“Iravunk” claims that a weekend conference of the Armenia organization of the Armenian Revolutionary Federation (Dashnaktsutyun) ended earlier than expected due to an “unprecedented explosive tension” between the party’s leadership and ordinary members. Citing anonymous sources, the paper says the opening session of the conference had to be interrupted because of an extremely heated debate. Some delegates are said to have attacked Dashnaktsutyun leaders Vahan Hovannisian, Hrant Markarian and Armen Rustamian. “Nonetheless, the Dashnaktsutyun leadership managed to keep proceedings under control and there were no drastic changes in the [party’s governing] Supreme Body as a result.”
“Aravot” reports that the conference saw strong criticism of the governing three-party coalition of which Dashnaktsutyun is a member. The paper says the party leaders were instructed to make their coalition partners stick to the government program approved in June 2003. The delegates agreed that if those goals are not achieved within the next two years Dashnaktsutyun will pull out of the coalition. The ultimatum, according to the paper, was primarily addressed to President Robert Kocharian.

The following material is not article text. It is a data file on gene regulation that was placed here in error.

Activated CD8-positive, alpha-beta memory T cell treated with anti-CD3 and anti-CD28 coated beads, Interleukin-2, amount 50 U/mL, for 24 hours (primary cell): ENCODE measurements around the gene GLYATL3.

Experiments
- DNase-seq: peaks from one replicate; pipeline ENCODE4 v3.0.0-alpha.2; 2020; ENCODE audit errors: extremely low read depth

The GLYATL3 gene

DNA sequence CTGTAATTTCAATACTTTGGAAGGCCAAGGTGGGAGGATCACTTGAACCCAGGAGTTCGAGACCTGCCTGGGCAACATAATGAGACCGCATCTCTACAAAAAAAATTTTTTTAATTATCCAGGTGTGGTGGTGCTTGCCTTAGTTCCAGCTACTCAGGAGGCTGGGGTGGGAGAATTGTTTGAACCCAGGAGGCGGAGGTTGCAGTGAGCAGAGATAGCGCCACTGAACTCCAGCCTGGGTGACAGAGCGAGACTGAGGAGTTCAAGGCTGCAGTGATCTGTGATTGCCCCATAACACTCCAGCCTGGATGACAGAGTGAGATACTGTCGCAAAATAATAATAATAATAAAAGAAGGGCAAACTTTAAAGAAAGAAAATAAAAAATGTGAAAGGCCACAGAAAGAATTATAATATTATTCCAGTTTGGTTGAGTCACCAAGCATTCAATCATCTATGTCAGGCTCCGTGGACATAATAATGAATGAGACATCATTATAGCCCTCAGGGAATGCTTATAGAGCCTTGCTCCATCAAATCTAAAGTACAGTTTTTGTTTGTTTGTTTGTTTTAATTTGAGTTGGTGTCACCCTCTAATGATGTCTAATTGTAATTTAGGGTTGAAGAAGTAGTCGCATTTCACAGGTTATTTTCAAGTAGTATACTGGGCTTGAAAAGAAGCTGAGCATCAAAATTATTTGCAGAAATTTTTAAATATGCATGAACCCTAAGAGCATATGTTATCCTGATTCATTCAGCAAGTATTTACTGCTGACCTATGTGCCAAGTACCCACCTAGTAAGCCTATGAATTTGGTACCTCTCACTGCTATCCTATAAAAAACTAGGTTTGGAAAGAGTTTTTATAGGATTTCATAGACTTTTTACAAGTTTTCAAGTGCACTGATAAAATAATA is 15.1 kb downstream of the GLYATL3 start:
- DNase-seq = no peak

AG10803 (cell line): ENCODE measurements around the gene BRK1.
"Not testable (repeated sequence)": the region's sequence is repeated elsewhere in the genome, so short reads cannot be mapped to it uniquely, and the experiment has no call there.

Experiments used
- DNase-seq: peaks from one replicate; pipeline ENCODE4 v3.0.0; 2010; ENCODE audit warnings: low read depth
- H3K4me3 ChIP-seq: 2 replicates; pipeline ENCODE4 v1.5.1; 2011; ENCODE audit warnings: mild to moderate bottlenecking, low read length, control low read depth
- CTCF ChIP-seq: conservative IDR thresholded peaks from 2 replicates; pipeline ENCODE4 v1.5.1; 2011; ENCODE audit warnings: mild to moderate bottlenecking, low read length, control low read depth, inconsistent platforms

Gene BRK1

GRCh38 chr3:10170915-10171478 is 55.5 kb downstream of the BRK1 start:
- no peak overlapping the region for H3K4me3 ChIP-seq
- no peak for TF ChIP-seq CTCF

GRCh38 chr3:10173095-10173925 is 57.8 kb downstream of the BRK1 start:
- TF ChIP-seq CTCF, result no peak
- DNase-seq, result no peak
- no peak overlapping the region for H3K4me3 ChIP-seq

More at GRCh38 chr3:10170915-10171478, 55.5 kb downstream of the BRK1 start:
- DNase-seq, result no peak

In a separate comment, “Aravot” takes a skeptical look at some oppositionists’ threats to unleash an anti-government “revolution.” The paper believes that those threats should not be taken seriously as long as most Armenians remain unwilling to take part in radical forms of political participation. “The majority of the masses do not seem to want to mount barricades because the situation has still not reached a point where the people have nothing to lose except their chains. The masses seem to have reach a conclusion that it is not worth doing a revolution for the sake of a mere change of political leaders.”
“There are absolutely no leaders in the country’s political arena that are able, in the voters’ view, to govern Armenia,” writes “Golos Armenii.” “The ratings of all more or less probable [presidential] candidates have substantially declined since last year. As a result, we could be forced to make a choice from among those hopeless candidates or somebody else financed by dubious sources will be able to take power lying on the street.”
“Hayots Ashkhar” says the presidential election in the United States will affect “the course of further development of not only that superpower but also the entire world.” A victory by Democratic candidate John Kerry would come as a “powerful psychological blow” to proponents of U.S. unilateralism even if he makes no changes in America’s domestic and foreign policy. The paper hopes at the same time the election will have no negative impact on U.S.-Armenian relations. “They must continue and deepen in the long-term state interests of Armenia.”
“Haykakan Zhamanak” believes that U.S. foreign policy would undergo no major changes as a result of a Kerry win. Only some of its “nuances” could change. The paper says the election is therefore more of a sporting contest for the rest of the world.